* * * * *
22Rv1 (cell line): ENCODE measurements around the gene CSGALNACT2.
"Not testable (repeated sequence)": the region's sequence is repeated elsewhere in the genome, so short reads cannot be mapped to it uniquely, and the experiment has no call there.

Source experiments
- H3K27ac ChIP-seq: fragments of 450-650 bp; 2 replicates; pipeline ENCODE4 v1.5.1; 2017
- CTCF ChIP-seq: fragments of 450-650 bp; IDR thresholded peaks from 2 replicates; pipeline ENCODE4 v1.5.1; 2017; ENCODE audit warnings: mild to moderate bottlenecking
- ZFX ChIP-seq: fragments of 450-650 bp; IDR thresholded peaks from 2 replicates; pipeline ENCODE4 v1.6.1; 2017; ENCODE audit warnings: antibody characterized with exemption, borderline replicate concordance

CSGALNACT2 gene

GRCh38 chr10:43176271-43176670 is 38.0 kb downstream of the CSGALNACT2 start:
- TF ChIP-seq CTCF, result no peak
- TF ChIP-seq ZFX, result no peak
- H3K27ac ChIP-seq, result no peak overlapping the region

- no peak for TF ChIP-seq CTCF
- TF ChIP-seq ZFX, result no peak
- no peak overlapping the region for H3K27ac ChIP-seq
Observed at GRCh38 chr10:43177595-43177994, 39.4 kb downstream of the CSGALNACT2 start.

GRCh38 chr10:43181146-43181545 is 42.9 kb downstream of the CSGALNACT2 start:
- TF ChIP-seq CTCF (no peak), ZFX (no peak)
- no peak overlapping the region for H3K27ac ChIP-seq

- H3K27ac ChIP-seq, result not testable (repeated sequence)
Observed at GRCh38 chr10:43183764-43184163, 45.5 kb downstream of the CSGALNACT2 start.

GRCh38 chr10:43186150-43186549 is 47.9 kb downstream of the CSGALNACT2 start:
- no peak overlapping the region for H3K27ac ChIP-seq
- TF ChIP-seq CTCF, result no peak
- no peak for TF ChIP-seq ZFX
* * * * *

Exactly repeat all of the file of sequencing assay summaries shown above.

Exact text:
22Rv1 (cell line): ENCODE measurements around the gene CSGALNACT2.
"Not testable (repeated sequence)": the region's sequence is repeated elsewhere in the genome, so short reads cannot be mapped to it uniquely, and the experiment has no call there.

Source experiments
- H3K27ac ChIP-seq: fragments of 450-650 bp; 2 replicates; pipeline ENCODE4 v1.5.1; 2017
- CTCF ChIP-seq: fragments of 450-650 bp; IDR thresholded peaks from 2 replicates; pipeline ENCODE4 v1.5.1; 2017; ENCODE audit warnings: mild to moderate bottlenecking
- ZFX ChIP-seq: fragments of 450-650 bp; IDR thresholded peaks from 2 replicates; pipeline ENCODE4 v1.6.1; 2017; ENCODE audit warnings: antibody characterized with exemption, borderline replicate concordance

CSGALNACT2 gene

GRCh38 chr10:43176271-43176670 is 38.0 kb downstream of the CSGALNACT2 start:
- TF ChIP-seq CTCF, result no peak
- TF ChIP-seq ZFX, result no peak
- H3K27ac ChIP-seq, result no peak overlapping the region

- no peak for TF ChIP-seq CTCF
- TF ChIP-seq ZFX, result no peak
- no peak overlapping the region for H3K27ac ChIP-seq
Observed at GRCh38 chr10:43177595-43177994, 39.4 kb downstream of the CSGALNACT2 start.

GRCh38 chr10:43181146-43181545 is 42.9 kb downstream of the CSGALNACT2 start:
- TF ChIP-seq CTCF (no peak), ZFX (no peak)
- no peak overlapping the region for H3K27ac ChIP-seq

- H3K27ac ChIP-seq, result not testable (repeated sequence)
Observed at GRCh38 chr10:43183764-43184163, 45.5 kb downstream of the CSGALNACT2 start.

GRCh38 chr10:43186150-43186549 is 47.9 kb downstream of the CSGALNACT2 start:
- no peak overlapping the region for H3K27ac ChIP-seq
- TF ChIP-seq CTCF, result no peak
- no peak for TF ChIP-seq ZFX